Forgetting about the personal issues for a second, going to City would be a terrible move for the striker. Although he would be able to link up with old mate Tevez again, he would not progress as a player whatsoever. If Rooney is to become a better player, especially on the international stage, he needs to go abroad. At Real Madrid he could join former-United star Cristiano Ronaldo in Jose Mourinho’s side and could even swap places with Karim Benzema, while, at Barca, which would possibly be the better Spanish move, he could play in one of the greatest attacking sides of modern times. Messi, Villa, Pedro, Bojan, Xavi, Iniesta.. and Rooney. A lovely little thought.
Italian defences could provide a greater test for Rooney, which would be even better for England if he can prove his worth there. Inter Milan are reportedly keen to sign the striker, although rivals AC Milan, with recent recruits Robinho and Ibrahimovic, as well as Ronaldinho and Pato, could be looking to improve on their already ego-filled squad. Where Rooney would fit in to the Rossoneri side is an entirely different question, but that didn’t stop Massimiliano Allegri from buying two strikers to add to an already-full forward line.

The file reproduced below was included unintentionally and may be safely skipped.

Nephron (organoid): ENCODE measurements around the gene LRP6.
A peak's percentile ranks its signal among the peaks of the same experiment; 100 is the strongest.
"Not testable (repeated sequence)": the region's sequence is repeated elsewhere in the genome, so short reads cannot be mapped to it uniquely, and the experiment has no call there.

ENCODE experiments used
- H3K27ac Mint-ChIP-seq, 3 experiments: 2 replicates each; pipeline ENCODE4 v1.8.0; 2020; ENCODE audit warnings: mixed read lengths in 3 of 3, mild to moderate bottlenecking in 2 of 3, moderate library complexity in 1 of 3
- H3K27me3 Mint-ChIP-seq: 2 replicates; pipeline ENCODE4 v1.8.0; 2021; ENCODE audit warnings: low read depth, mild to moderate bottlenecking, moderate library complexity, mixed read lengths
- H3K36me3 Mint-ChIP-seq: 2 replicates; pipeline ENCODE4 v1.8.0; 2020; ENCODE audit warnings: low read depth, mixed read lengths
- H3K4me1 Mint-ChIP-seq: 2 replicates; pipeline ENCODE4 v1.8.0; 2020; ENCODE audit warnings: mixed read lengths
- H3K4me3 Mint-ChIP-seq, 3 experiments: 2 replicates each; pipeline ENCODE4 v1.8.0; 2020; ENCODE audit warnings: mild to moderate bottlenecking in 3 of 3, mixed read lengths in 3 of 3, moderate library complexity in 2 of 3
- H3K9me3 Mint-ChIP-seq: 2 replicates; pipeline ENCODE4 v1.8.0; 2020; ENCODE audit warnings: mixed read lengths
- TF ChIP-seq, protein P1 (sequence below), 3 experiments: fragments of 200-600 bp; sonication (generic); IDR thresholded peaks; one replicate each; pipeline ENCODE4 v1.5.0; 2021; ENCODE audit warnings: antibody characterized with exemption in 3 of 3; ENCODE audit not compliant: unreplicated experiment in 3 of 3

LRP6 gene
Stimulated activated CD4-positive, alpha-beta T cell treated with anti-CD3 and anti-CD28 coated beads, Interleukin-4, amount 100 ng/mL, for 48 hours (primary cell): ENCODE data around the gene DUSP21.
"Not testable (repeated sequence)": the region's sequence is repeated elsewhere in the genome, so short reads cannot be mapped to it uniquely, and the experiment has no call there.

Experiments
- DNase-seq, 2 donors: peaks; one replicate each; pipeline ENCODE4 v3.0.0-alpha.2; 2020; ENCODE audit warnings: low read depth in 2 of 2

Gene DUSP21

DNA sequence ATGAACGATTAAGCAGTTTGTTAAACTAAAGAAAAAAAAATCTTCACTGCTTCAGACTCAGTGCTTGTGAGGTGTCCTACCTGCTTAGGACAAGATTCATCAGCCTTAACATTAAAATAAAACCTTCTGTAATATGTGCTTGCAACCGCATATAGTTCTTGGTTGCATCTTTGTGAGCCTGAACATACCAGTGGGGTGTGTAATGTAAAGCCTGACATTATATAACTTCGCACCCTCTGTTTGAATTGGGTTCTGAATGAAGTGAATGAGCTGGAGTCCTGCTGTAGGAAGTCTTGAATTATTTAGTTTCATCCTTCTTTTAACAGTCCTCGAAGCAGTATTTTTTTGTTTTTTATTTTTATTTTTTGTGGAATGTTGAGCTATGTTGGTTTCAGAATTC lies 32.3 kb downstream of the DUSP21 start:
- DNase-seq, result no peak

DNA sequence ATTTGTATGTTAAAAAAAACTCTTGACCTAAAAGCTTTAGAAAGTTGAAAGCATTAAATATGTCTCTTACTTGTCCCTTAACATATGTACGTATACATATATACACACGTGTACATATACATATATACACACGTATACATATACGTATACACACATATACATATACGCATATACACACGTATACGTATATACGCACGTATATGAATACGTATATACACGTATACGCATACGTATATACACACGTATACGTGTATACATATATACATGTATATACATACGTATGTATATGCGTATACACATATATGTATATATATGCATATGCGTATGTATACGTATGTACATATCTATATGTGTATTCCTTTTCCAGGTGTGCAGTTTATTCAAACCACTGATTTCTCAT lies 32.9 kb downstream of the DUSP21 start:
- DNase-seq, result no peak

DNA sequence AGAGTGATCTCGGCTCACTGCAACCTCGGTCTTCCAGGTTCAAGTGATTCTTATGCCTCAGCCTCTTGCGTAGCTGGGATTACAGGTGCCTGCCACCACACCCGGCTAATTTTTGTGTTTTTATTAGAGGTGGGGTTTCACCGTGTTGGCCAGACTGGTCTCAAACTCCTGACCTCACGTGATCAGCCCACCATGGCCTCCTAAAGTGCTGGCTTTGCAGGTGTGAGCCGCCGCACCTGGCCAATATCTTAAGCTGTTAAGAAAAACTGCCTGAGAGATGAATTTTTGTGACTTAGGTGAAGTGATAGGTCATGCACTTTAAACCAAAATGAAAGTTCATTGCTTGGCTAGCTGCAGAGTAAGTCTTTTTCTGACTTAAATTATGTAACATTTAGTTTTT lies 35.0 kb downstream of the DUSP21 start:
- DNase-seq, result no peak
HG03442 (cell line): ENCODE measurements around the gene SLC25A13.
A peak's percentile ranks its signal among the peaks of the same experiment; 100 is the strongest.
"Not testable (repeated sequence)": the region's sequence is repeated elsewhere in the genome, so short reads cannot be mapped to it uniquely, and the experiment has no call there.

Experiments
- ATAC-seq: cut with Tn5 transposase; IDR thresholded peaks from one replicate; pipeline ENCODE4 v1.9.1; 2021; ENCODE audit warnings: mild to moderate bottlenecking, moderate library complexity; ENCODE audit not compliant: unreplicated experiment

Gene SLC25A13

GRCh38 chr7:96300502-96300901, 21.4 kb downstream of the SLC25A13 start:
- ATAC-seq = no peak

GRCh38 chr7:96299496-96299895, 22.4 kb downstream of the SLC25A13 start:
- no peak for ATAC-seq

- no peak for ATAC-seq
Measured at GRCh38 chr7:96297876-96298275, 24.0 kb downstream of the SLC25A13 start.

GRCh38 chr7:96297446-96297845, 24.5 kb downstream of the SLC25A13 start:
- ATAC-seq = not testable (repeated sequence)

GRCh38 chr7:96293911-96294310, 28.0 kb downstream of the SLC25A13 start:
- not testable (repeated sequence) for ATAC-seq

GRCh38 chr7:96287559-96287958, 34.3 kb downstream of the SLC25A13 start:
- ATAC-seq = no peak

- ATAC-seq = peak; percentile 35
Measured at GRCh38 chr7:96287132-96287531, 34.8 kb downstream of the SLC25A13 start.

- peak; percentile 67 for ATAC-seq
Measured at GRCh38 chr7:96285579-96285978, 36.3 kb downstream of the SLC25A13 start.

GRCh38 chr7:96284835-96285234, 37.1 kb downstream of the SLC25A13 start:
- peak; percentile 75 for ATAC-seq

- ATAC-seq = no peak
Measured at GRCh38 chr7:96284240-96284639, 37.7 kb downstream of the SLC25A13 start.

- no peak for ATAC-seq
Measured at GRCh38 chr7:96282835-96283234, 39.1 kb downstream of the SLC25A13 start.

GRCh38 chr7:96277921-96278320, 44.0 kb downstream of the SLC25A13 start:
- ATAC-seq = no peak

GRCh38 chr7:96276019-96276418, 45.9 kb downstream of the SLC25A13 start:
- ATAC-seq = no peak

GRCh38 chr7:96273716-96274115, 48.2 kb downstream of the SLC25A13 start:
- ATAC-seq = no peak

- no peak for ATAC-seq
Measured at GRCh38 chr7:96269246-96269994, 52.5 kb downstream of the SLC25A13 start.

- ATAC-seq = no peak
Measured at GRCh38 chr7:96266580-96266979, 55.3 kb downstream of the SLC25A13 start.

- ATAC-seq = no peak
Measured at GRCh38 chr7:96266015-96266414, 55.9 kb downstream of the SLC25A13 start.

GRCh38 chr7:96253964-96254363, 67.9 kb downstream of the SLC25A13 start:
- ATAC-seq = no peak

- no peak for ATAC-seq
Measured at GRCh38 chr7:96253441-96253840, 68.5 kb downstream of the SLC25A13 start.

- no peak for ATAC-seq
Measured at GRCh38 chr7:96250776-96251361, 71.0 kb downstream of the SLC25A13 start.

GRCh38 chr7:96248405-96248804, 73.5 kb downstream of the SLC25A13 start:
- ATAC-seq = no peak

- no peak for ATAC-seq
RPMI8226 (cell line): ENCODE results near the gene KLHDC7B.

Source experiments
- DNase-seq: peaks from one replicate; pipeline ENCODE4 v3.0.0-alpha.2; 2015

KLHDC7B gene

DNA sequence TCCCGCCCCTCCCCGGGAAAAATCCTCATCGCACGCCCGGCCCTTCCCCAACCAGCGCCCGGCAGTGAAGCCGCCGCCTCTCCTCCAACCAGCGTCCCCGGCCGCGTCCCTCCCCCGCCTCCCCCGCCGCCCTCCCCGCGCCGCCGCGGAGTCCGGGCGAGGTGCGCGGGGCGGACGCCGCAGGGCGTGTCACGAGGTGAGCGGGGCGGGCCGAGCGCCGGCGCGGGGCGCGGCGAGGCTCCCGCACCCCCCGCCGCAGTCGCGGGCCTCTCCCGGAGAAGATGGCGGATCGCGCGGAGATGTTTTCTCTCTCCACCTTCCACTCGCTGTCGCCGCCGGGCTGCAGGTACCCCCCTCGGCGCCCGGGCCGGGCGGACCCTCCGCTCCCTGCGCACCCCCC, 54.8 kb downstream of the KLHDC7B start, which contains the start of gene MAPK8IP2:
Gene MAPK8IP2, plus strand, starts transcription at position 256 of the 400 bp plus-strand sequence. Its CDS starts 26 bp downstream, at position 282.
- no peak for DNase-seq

A move to Germany would certainly be surprising given the apparent decline in ‘lure-ability’ in German club football, although that could entice Rooney even more. What is for sure, though, is that Rooney hasto go abroad if he can’t sort his problems with Sir Alex out. And, after Fergie revealed on Tuesday, just a day before a crucial Champions League match against Bursaspor, it may not be too long before United lose their prized asset.
This article was originally published on football website Football Speak but is now unavailable due to a site update.